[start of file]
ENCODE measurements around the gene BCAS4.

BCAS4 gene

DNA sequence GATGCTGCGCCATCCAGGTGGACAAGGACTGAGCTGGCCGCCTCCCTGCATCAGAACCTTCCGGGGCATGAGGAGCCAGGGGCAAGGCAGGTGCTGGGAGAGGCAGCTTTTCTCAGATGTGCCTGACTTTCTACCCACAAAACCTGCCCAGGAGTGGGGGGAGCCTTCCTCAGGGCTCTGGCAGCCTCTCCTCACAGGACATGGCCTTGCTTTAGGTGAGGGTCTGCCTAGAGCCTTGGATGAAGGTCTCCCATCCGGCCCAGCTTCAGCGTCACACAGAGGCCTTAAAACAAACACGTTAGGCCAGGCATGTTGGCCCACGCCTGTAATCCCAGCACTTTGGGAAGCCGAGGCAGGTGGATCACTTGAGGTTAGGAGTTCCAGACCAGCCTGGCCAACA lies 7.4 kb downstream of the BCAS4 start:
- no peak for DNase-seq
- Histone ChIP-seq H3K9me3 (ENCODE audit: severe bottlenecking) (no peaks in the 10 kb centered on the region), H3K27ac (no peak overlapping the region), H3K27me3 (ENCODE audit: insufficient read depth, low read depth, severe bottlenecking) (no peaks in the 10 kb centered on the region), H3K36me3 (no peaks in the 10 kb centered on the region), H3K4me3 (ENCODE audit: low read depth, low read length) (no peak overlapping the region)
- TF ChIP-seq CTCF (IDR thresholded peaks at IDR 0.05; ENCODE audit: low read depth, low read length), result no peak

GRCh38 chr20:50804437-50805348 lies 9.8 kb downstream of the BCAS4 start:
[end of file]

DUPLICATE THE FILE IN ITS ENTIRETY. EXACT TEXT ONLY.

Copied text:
ENCODE measurements around the gene BCAS4.

BCAS4 gene

DNA sequence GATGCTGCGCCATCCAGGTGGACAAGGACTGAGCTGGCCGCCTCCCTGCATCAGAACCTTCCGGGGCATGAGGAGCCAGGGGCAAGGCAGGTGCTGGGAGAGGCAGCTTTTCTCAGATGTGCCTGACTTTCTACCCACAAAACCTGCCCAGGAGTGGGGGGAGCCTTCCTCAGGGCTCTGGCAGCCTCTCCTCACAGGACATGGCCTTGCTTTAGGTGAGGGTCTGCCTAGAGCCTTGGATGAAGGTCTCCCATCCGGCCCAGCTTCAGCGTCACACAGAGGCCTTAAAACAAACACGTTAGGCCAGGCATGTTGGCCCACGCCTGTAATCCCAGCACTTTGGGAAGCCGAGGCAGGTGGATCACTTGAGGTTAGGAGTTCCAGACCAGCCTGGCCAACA lies 7.4 kb downstream of the BCAS4 start:
- no peak for DNase-seq
- Histone ChIP-seq H3K9me3 (ENCODE audit: severe bottlenecking) (no peaks in the 10 kb centered on the region), H3K27ac (no peak overlapping the region), H3K27me3 (ENCODE audit: insufficient read depth, low read depth, severe bottlenecking) (no peaks in the 10 kb centered on the region), H3K36me3 (no peaks in the 10 kb centered on the region), H3K4me3 (ENCODE audit: low read depth, low read length) (no peak overlapping the region)
- TF ChIP-seq CTCF (IDR thresholded peaks at IDR 0.05; ENCODE audit: low read depth, low read length), result no peak

GRCh38 chr20:50804437-50805348 lies 9.8 kb downstream of the BCAS4 start: